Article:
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What is a Green Belt Project?

Don’t come to me with problems… come to me with solutions

We’re all familiar with this leadership cliché, and the leadership style that potentially accompanies it. The great news is that the PMI Improvement Cycle, used as part of the Lean Six Sigma Green Belt methodology, is designed to offer you the means and method to find the solution.

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The PMI Improvement Cycle​

The means and method of a Green Belt project will lead you through the Improvement Cycle from the beginning, where you don’t really have any idea what the answer will be, to developing the solution.

  1. Take a problem
  2. Learn about it
  3. Analyse it
  4. Develop theories
  5. Test and study the results of your theories
  6. When you think you’ve got something, recommend solutions that the organisation can implement to improve the process performance.

Now that you understand a bit more about the Improvement Cycle methodology, and how it’s going to help you develop a solution, it’s important to ask yourself at this stage – is it a Green Belt project, or an implementation project?

Is it a Green Belt project, or an implementation project?​

We are regularly asked by potential customers for our opinion on what makes an ideal Green Belt project, in preparation for them working on their improvement projects, and developing their own capability through our Green Belt programme.

In many cases, customers are confused because they have been given a project to ‘do’ and they are not sure if it qualifies as a Green Belt project; they often do not know the difference between a Green Belt project and an implementation project, and how would they?  If they work in an environment where they are traditionally given projects to ‘manage’, i.e. implement, then the temptation is to assume their Improvement project is the same.

A project that is focused on working on a problem where the solution is not known, identifying the root causes of the problem, and then developing and testing solutions to address them before implementation, is alien to them.

When clients have this same dilemma, I use the PMI Improvement Cycle to illustrate the thinking and decision-making process they need to go through.  Looking at the Improvement Cycle, you need to decide if the project you are thinking about is suitable for an improvement project.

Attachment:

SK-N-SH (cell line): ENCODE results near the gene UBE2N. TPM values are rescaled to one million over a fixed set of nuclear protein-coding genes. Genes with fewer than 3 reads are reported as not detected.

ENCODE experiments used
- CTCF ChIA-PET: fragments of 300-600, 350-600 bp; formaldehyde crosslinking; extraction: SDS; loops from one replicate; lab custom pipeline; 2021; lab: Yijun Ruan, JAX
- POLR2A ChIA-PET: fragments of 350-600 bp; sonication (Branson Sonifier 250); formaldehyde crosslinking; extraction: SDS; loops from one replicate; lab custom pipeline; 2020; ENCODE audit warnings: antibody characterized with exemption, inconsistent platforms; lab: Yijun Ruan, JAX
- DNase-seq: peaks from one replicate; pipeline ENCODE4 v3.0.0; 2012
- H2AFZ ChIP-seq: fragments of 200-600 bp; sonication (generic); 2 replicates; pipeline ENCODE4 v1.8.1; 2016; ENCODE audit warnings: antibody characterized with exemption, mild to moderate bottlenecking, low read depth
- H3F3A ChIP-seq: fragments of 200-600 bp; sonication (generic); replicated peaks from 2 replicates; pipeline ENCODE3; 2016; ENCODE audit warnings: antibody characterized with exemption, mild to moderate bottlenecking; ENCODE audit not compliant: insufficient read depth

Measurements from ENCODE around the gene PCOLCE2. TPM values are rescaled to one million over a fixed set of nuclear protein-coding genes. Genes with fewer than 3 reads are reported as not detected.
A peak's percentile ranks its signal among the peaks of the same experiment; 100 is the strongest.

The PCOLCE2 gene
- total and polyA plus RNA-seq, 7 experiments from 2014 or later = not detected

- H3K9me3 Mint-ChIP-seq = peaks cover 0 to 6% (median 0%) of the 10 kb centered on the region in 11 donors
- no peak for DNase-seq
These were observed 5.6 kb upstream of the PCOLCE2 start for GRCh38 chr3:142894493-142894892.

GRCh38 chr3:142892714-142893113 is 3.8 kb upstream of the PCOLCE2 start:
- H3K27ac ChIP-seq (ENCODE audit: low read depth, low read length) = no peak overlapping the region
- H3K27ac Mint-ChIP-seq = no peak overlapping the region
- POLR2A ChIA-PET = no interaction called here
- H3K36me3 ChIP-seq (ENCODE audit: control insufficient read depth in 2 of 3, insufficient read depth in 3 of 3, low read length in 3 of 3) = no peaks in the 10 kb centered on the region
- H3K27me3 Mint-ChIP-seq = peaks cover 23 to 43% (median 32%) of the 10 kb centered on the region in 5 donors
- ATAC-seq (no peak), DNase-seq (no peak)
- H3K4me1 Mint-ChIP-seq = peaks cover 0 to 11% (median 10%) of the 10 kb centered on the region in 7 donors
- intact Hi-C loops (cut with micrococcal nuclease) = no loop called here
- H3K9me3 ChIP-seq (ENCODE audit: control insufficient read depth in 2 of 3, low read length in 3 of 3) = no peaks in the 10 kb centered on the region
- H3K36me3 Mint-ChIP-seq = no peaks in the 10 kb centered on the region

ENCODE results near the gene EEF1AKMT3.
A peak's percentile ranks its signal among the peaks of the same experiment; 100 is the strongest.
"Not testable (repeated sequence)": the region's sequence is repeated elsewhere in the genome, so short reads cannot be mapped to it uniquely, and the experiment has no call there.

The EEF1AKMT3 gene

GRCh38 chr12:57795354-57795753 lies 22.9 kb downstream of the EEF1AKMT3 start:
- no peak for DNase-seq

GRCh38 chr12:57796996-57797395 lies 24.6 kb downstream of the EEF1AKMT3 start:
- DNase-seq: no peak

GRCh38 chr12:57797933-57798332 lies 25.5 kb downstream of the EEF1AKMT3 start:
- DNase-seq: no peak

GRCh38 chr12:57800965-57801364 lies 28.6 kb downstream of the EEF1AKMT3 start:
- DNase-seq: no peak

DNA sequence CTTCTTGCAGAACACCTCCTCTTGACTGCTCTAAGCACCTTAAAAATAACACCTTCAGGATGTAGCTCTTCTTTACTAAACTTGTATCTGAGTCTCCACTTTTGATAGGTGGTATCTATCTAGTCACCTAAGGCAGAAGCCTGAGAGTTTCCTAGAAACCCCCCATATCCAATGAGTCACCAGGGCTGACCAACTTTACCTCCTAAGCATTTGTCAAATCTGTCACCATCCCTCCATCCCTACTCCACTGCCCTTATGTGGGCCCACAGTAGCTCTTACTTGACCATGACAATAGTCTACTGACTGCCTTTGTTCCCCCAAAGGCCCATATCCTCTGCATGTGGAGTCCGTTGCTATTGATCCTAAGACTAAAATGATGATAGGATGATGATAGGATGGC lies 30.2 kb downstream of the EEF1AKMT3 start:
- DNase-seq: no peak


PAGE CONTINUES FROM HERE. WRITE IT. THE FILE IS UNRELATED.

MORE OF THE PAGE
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Is your problem a Green Belt project?

Here are some questions to ask yourself​:

  • Are you currently at the stage where you know there is a problem, but you don’t yet know all the root causes?
  • Do you have some ideas on which processes are causing the problem, but you need to investigate further?
  • Do you have enough data to be confident about the current performance of the processes, or do you need to gather data so that you can be sure of what is actually happening?

If any of these questions sound familiar or represent where you are, and what you are being asked to do, then you will benefit from starting at ‘select priorities’ on our Improvement Cycle.  This stage helps you to diagnose which processes are causing the results you and your organisation would like to improve.

This means you will be leading a Green Belt Improvement Project.

If the work has already been done to understand the problem and identify solutions, and therefore, your job is to implement the defined solution, you are starting at the ‘implement’ part of PMI’s Improvement Cycle, which is the project management element of implementing a known solution.

So, you think you’ve got a Green Belt project, but is it a good project? Here are some things to consider when selecting a Green Belt Improvement Project.

Of course, there are always exceptions to rules, but here are some helpful guidelines and suggestions to steer you in the right direction.

  • The project should be do-able over the period of about 3 months.
  • ​It shouldn’t be either too big or trivial.
  • It should address an issue which is important to your organisation.
  • You will need a Sponsor to provide guidance and to assist in removing barriers and getting resources.
  • Customer concerns are usually priorities.
  • It must be something which you, with your Sponsor’s support, can obtain the authority to change.
  • It should require a small, carefully selected team (3-7 people) to investigate, work on and implement solutions – not merely recommend solutions.
  • It should not be a ‘fix the world’ problem which people have struggled over for years and got nowhere.

If you want to learn more about how to select a project that helps you apply your Green Belt skills, consolidate your learning and build motivation for the improvement method, then I’d recommend making some time to watch this video of our On-Demand Webinar, What Makes a Good Green Belt Project?

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